Historical Calendar Project in Tuscumbia, Alabama


| 1/19/2012 10:09:18 PM


Tags: historical homes, photography, calendars, Mary Carton,

A photo of MaryThe weather in Tuscumbia has been topsy turvy.  One day it’s in the high sixties and the next in high thirties to low forties.  Last Wednesday we have a nice warm day and Thursday the temperatures were dropping all day.  Freezing rain, sleet, and snow started during the afternoon rush home traffic.  With the warm temperatures no one expected the predicted snow flurries to cause driving problems, but a 15 to 20 minute white out froze on the two bridges and Wilson dam crossing the Tennessee River backing up traffic for miles on both sides of the river. 

I was in Tuscumbia delivering a calendar to one of the home owners I had met a few weeks back while taking pictures for next year’s calendar when the snow started.  I excused myself telling Mrs. Askew that time's a wasting, I needed to grab my camera and ride the streets.  When I left she was outside taking cuttings from her camellia’s which were in full bloom.  She was using a cane, and I worried about her slipping on the snowy porch, so before leaving the immediate area, I swung back by and made sure she made it back into the house.  The snow was blowing so hard, it was hard to see the homes in the pictures I took. I did get some nice shots in Spring Park after the snow stopped.  Cold windy weather limited visitors to the park and the ducks and geese kept following me fussing they wanted something to eat. 

When you live in a town founded in 1815 by the Michael Dickson family who were the first white settlers at Coldwater now known as Tuscumbia, you have a lot of historical sites to choose from when making a calendar.  The 1820 the town was laid out with a town commons by planner General John Coffee.  A commons is an area set aside for the good of the people. Things like schools, parks, churches and cemeteries are found along a commons. Boston is the only other city in the USA that has a commons. 

The calendar, two years in the making was well received. Surprisingly in since ifs in January, I had to get a couple of runs printed.  I kept selling my personal copy and had requests from friends who missed out on the ones I printed before Christmas.   I couldn’t decide which picture to use for the cover, so I made a collage of pictures which didn’t make this calendar, but are in consideration for next years calendar. I wanted the pictures which I’d like to share with you, to be framable, so the history of each photo in the 13 month calendar is on the back cover . In doing this project, I learned a lot about the history of my home town that I didn’t care to learn as a child.  I also drove Ninon Parker at the Tourism Bureau  crazy sending her pictures asking her the name of this house and that house and supplying me with information on the homes.  A rare large foot deep snowstorm aided in the production.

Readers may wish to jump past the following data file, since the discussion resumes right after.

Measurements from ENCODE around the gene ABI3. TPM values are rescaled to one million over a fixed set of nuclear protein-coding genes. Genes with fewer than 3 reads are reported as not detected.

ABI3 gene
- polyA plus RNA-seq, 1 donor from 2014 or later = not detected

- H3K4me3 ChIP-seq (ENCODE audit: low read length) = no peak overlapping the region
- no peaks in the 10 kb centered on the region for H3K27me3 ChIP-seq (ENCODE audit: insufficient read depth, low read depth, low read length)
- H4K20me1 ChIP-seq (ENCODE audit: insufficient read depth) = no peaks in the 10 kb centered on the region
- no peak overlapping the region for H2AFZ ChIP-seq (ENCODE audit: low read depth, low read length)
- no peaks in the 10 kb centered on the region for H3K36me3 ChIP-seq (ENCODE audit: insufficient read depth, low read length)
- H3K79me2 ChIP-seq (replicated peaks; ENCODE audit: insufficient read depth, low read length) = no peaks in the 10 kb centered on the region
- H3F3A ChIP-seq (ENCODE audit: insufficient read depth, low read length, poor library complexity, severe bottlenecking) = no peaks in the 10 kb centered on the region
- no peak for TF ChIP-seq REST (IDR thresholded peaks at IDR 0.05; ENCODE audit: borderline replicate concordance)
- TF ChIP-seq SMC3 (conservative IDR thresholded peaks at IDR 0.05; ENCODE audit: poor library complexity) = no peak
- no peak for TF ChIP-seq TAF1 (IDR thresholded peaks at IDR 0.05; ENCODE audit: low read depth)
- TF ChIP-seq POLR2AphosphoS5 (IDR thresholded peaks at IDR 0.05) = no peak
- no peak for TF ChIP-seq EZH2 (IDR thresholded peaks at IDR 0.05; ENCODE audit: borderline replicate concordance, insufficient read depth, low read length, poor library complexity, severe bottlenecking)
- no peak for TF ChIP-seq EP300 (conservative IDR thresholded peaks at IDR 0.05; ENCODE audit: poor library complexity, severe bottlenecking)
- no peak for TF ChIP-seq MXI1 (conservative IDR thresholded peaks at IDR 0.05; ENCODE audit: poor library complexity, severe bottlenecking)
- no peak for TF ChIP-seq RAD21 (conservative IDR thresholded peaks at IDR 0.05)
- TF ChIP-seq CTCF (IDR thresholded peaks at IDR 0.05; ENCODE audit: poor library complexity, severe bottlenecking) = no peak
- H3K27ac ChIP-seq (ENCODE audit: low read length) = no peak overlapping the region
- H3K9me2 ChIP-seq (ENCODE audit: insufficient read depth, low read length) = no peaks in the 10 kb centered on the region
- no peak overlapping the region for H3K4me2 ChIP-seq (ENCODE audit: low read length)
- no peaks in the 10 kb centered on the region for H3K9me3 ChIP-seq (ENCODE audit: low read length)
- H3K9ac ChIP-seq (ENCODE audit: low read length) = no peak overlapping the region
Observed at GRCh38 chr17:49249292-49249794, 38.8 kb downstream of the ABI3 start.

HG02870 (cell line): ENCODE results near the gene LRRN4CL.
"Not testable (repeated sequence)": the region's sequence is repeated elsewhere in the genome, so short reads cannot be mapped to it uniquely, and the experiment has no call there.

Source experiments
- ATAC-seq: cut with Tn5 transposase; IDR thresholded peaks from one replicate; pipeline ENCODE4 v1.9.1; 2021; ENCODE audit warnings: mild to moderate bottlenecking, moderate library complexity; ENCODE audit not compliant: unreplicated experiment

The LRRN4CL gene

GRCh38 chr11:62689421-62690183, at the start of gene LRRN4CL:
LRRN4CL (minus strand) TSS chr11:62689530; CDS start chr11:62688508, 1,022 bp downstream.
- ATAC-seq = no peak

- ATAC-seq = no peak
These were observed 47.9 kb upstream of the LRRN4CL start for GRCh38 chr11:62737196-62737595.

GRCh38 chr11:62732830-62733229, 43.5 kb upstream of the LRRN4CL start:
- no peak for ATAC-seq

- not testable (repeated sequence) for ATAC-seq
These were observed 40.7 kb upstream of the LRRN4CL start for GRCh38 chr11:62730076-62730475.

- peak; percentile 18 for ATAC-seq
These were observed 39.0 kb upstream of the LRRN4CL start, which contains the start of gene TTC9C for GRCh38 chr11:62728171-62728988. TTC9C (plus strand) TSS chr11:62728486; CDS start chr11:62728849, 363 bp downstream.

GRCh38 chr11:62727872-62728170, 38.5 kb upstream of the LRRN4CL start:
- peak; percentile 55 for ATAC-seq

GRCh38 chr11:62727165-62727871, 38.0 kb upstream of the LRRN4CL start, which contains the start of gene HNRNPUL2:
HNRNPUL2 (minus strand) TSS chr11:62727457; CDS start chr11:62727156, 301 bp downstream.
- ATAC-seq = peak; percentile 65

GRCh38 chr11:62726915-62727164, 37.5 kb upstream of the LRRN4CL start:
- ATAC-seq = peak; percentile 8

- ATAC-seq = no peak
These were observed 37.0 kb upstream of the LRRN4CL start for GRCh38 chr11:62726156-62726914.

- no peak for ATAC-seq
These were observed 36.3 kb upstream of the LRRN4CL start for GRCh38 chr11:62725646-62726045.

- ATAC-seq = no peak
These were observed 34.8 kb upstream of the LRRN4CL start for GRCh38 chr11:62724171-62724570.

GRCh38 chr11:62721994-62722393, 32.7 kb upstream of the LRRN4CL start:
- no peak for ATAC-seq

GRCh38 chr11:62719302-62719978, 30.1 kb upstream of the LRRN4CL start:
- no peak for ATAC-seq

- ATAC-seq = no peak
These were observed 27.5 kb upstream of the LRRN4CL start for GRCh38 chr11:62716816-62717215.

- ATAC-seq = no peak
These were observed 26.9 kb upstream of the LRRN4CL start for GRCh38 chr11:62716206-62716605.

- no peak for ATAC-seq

Tuscumbia cover 

Cover – Stained glass window at Our Lady of the Shoals Catholic Church from old church; Thompson House; Cooper-Rand House;  William Reese Julian House; Bell-Prout House, Dr. Robert Towns Abernathy House; William Cooper House; Lesley Temple CME Church; Scared Tears by Branko Medenica  in Spring Park. 

mary carton
1/25/2012 4:07:20 AM

Thanks Cindy. Just about got the photo's picked out for the next calendar unless we have a good snow. With temps in the 60's again this week, it's looking more like 2 yrs ago, when we had snow & a hard freeze in March after a warm Jan & Feb and lost our fruit including strawberries, & blueberries. Dave it's sad that a community doesn't value it's heritage. It's like cutting down a redwood. You never know whats there until you start looking. Thanks to you both for taking the time to comment.


cindy murphy
1/24/2012 5:22:01 PM

Beautiful, Mary!!! What an impressive bit of history accompanying each photo. It's no wonder you've had to reorder so many copies.


nebraska dave
1/24/2012 4:43:58 PM

Mary, your calendar is quite the history lesson of the town. Sadly my city is not too much into preserving the historical buildings of the past. There still is a small two block section of town that's called the "Old Market" which has novelty shops and over priced eateries. Some of the old warehouses have been remodeled into high end apartments in the down town area. I expect there would be some buildings scattered throughout the city if I had a mind to search for them. Maybe I should find out what my city heritage is. I watched a special on our public network about Omaha and the different transitions it has gone through. It was quite fascinating. Have a great historical day.





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